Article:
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Warm Up: 1/13/12
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  1. Warm Up: 1/13/12 • Copy the following on a new notes page: • Today’s Standard: SSH85b • Essential Question: What types of conflict were caused by the westward expansion Georgia experienced in the early 1800’s? • Enduring Understanding: Throughout history societies experience conflicts which inevitably lead to change.

  2. Westward Expansion & Georgia SS8H5b

  3. Westward Expansion & Georgia Main Idea: The Headright System Notes: Along with their hunger for independence from Great Britain, many Georgians of the late 1700s and early 1800s developed a huge appetite for land. During the settlement of the colony, much of the land east of the Oconee River belonging to the Indians was given to settlers by means of the headright system. Under this system, each white male counted as a “head” of a family and had the “right” to receive up to 1,000 acres. Although parts of this system lasted until the early 20th century, it was largely replaced by a land lottery in 1803.

  4. Westward Expansion & Georgia Main Idea: Land Lotteries Notes: When lands owned by the state or federal government (public domain lands) were opened for settlement, Georgia surveyed land lots of different sizes. This so-called lottery of land was located west of the Oconee River. For a small fee, any white male 21 years of age or older could buy a chance and on the spin of a wheel, win land. Heads of households with children, war veterans, and widows were given extra chances in the land lotteries. Other states also had lotteries, and about 30 million acres of land were given away through them.

  5. Lottery Maps

  6. Westward Expansion & Georgia Main Idea: The Yazoo Land Fraud Notes: Georgians’ growing hunger for land reached a peak in 1795. At that time, Georgia’s western borders were the Mississippi River and one of its tributaries, the Yazoo River. Included in this territory were the present states of Mississippi and Alabama. Both South Carolina and Spain claimed some of the same land, and the matter went to court for settlement.

  7. Westward Expansion & Georgia Main Idea: The Yazoo Land Fraud (continued) Notes: Before an settlement was made, however, four land companies approached Governor George Matthews and members of the General Assembly and bribed them to pass a bill allowing the land companies to buy the western lands. When the Assembly enacted the bill, the land companies bought between 35-50 million acres of land for $500,000---sounds like a lot, but is really only 1 ½ cents an acre.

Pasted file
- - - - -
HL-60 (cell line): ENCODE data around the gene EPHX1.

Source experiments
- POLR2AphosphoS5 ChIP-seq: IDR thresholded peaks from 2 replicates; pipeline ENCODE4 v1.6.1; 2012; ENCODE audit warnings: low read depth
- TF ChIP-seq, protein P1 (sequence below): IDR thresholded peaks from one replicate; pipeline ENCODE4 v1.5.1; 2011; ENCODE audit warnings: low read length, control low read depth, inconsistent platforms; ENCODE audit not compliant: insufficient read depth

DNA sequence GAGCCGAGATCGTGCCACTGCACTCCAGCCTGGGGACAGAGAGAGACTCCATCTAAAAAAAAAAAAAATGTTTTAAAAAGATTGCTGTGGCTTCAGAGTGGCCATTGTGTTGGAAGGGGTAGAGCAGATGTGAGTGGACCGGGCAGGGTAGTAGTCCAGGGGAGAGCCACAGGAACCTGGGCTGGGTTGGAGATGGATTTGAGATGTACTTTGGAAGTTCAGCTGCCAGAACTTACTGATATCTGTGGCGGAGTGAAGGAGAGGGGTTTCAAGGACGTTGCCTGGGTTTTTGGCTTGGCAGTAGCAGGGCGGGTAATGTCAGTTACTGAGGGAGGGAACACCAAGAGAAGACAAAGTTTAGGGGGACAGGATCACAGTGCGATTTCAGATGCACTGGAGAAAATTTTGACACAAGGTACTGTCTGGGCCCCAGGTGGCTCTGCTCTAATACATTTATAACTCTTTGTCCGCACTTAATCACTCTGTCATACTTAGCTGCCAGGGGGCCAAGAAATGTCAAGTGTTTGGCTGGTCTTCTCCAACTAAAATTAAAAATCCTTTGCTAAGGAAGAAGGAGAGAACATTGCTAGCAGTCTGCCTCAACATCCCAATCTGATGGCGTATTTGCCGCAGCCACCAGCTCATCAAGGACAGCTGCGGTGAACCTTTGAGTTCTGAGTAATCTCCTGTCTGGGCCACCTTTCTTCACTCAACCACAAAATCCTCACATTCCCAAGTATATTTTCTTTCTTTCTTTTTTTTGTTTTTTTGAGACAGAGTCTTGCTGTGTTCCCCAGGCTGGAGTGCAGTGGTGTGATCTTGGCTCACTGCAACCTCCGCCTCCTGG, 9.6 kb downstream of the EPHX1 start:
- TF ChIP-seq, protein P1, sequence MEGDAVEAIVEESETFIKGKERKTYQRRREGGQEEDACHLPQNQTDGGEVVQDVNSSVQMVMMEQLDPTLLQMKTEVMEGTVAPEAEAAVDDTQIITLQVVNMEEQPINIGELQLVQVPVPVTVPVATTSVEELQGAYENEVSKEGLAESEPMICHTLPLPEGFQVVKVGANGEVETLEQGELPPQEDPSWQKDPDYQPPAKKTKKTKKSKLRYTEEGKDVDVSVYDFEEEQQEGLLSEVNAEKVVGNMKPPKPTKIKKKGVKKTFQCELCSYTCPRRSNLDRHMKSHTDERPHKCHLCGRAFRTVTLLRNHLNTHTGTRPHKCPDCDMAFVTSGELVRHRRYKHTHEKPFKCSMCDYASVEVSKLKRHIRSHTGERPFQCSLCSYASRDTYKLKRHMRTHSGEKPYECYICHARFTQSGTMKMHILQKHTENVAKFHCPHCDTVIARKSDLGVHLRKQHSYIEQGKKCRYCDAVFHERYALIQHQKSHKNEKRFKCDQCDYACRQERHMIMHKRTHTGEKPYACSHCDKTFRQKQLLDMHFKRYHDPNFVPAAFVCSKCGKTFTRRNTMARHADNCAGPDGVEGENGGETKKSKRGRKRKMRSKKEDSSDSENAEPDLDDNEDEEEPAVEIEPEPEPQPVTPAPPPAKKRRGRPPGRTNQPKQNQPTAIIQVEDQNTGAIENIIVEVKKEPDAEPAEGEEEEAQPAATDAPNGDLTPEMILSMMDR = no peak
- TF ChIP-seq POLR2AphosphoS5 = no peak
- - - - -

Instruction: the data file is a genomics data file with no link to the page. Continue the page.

8. Westward Expansion & Georgia Main Idea: The Yazoo Land Fraud (continued) Notes: The public quickly learned of this corrupt deal, and there were protests all over the state. Many citizens called for the resignations of the legislators involved in what became known as the Yazoo Land Fraud.

  9. Westward Expansion & Georgia Main Idea: The Yazoo Land Fraud (continued) Notes: As a result of public anger and pressure, the legislators involved were voted out of office. The new legislature repealed the laws that had allowed the land to be sold. All records of these land sales were burned in public.

  10. Westward Expansion & Georgia Main Idea: The Yazoo Land Fraud (continued) Notes: The state offered to refund the money from the land sales. However, there were many people who had bought land from the land companies and wanted to keep it. These people went to court. Finally the federal government resolved the matter by paying over $4 million to settle the Yazoo land Claims.

  11. Westward Expansion & Georgia Main Idea: The Yazoo Land Fraud (continued) Notes: Georgia ultimately lost more than it gained from the Yazoo Land Fraud. The state lost a large part of its land and a lot of money because of the failed plan. Also, after Spain renounced its claims to the area, the federal government contested Georgia’s right to it. The long aftermath off the Yazoo affair created bad feelings among many Georgia citizens, and they appealed to the legislature to give in to the federal government. Therefore, in 1802, Georgia gave up its land west of the Chattahoochee River to the federal government for $1.25 million, making the river Georgia’s western boundary.